In a whirlwind of an hour, scores of students from dozens of Catholic schools across Arizona efficiently — and publicly — demonstrated the uniqueness and effectiveness of their learning environment.

A lunchtime Arizona Catholics Schools Rally Jan. 29 at Wesley Bolin Plaza marked the midpoint of a nationwide Catholic Schools Week celebration and unpacked a full schedule. It formally began with the National Anthem and prayer, then interwove remarks from bishops, students and state legislators with musical and spiritline performances. St. Mary’s Columbian Squires — a youth organization affiliated with the Knights of Columbus — were on hand managing drink and dessert tables and modeling the quiet service aspect for which Catholic schools are known.

It’s all par for an average day of learning and activity at any of Arizona’s 49 elementary schools and 13 high schools covering the state’s three dioceses: Phoenix, Tucson and Gallup. Representatives from each were there. They gathered to showcase their musical and spirited talents, hear about the value of their school experiences and thank legislators for keeping tuition programs that help keep their school dreams achievable.

Ron Johnson, executive director of the Arizona Catholic Conference, the public policy agency for the state’s Catholic bishops, told the crowd that several local Catholic schools would not be open today without them. He also expressed gratitude for Arizona’s top legislators who shared some words of inspiration with the students.

President of the state Senate Karen Fann from Prescott told students that an important part of their work is making sure parents have a choice for their students to be career or college-ready or both. “Every single bill down here, you can go on the computer, you can register your name, and you can mark whether you like them or don’t like them,” Fann said. She encouraged teachers to engage students in the legislative process.

Johnson said a goal of the current legislative session is to maintain the current tuition tax credit laws. “We are the envy of every state in regards to school choice laws and ESAs,” Johnson said. Empowerment Scholarship Accounts use tax money to provide educational options for qualified Arizona students.

The students, largely part of their campus student councils, were all ears when State Speaker of the House Russell Bowers from Mesa spoke. Bowers not only encouraged them to protect their ability to make the right choices in education and beyond, but shared gratitude for laws that allowed him to be the father of three adopted daughters.

Bishop James S. Wall of Gallup, New Mexico — which has half of its jurisdiction in the northeast corner of Arizona — also touched on pro-life topics. He explained the popular culture of death and his opinion that the young generation will be the one that changes the culture regarding it.

“You have the strength, courage and knowledge to do so. Have courageous hearts and do all things in the name of the Lord,” said the bishop who spent two years as an East Valley Catholic school student and almost 11 years as a Phoenix priest before being named bishop of Gallup.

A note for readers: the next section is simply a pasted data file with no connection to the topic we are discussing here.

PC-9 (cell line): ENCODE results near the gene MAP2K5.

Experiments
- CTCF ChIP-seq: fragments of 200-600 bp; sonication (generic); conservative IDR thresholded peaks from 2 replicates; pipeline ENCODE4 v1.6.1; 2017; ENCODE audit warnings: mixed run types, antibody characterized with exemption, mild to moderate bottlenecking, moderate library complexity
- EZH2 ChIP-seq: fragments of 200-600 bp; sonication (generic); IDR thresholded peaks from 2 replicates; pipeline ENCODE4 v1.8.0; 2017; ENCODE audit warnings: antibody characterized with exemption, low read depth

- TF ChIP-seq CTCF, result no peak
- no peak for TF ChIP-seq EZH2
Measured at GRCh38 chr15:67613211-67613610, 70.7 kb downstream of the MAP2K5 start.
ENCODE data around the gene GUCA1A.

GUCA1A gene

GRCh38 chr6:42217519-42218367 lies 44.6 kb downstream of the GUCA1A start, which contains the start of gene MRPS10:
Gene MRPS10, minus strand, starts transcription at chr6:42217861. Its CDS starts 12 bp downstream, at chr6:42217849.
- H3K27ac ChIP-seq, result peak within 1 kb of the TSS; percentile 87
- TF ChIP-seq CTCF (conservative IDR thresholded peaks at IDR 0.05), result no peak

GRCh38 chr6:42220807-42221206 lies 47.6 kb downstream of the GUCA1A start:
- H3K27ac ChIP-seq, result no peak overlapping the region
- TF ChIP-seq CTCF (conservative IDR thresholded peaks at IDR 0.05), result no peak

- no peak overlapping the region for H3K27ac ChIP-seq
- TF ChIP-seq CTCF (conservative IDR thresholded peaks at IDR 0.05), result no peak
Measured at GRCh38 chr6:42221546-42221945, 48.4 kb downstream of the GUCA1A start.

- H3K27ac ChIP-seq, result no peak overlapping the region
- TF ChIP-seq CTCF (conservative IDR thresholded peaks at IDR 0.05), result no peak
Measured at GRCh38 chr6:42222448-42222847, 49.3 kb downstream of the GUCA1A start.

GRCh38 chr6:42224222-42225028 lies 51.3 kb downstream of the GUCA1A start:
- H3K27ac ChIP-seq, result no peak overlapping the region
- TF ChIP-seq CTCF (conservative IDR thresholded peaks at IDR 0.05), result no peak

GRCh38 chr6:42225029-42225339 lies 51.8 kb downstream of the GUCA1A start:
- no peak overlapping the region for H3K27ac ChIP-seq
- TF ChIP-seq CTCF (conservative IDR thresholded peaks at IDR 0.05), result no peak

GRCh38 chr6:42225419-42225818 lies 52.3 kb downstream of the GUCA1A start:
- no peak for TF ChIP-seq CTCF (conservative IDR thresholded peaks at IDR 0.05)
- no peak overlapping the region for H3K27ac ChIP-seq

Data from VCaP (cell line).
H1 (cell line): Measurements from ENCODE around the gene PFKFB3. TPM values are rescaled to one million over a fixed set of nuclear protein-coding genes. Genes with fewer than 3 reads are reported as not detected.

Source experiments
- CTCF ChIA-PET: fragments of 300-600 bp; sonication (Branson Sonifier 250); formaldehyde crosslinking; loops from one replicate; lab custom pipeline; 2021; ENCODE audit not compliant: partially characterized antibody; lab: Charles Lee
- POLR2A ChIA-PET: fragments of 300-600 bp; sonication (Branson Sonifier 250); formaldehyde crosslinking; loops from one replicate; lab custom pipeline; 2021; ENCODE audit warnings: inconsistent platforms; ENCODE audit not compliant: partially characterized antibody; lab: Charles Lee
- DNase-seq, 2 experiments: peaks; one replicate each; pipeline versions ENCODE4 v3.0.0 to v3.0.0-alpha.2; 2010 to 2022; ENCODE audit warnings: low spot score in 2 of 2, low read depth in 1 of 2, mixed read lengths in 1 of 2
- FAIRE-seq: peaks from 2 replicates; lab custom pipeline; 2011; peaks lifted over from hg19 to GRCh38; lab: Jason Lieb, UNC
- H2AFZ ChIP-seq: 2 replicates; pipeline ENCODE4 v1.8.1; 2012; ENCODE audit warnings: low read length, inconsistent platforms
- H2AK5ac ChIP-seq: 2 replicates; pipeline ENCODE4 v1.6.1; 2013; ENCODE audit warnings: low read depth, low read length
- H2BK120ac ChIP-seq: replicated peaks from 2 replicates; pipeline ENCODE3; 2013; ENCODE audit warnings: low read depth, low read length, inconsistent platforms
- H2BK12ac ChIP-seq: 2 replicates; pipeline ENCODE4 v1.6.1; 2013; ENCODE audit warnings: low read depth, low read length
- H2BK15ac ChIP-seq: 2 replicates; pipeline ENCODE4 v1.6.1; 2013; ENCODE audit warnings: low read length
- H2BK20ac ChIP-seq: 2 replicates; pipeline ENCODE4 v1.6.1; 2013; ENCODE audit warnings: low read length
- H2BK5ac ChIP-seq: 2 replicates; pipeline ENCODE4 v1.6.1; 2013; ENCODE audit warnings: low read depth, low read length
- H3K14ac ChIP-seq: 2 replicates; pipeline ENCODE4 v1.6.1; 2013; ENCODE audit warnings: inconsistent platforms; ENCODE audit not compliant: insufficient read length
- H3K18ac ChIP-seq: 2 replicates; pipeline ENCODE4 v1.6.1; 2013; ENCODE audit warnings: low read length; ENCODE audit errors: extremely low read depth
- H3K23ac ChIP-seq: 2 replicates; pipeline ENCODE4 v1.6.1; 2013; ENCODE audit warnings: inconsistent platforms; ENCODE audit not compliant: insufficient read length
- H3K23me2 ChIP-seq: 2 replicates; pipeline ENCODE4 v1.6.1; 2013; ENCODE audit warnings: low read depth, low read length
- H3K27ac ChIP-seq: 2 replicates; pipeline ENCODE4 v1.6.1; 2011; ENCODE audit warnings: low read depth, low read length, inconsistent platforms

Gathered en masse for Mass

Earlier that morning as homilist for the statewide Catholic Schools Week Mass, Bishop Wall reviewed four key ways Christ is made known to His people in the liturgy. He reveals Himself through the assembly — wherever two or three are gathered in His name — through the celebrant — in persona Christi capitis — in the Word of God and in the Eucharist.

The bishop, whose primary role is to teach, encouraged students to be “the good, fruitful soil” that the Gospel spoke of by preparing themselves to hear the Word of God at Mass. Read it ahead of time, he recommended, so that when it’s proclaimed at Mass, the heart’s soil can be better tilled.

He also instructed the elementary and high school students in reverent reception of the Holy Eucharist. They heeded his word as they came forward for Communion or a blessing. Some wore veils, some focused on the crucifix while in line, but all of them knelt in silent prayer afterwards.

Before the final blessing, Harry Plummer, superintendent of Catholic schools, honored 10 faculty and staff members from various schools who have served in local Catholic education for 25 years. It’s the teachers who toil that fertile soil of knowledge, which nurtures the soul of a nation, he said.

Student witnesses

Back at the rally, a one high school student each from the dioceses of Tucson and Phoenix shared the impact they’ve seen their Catholic education have on them so far. Benjamin Henderson, a student at St. Augustine Catholic High School in Tucson, transferred there as a sophomore after being homeschooled.

“We are able to practice and form the faith that has been a constant throughout most of our lives,” Henderson said. The aspiring chemical engineer also lauded the availability of dual enrollment courses that challenge them academically and offset up to 36 hours of college courses.

With two-thirds of his peers receiving need-based scholarships, it makes high school and college attainable, he said.

Joseph Saltonstall, a St. Mary-Basha alumnus and junior at Seton Catholic Preparatory, both in Chandler, touted the availability of retreats and the strong community feel among students, staff, parents and alumni among the benefits of a Catholic education. It “creates a welcoming environment where we can share our feelings without being judged,” Saltonstall said.

Beyond that, Bishop Edward J. Weisenburger of Tucson, said the choice of Catholic education in Arizona is a treasure. It doesn’t happen everywhere nationwide. Catholic schools are more than standard academics, however. “We give you information, but we’re also forming you as that saint God wants you to become,” the bishop said.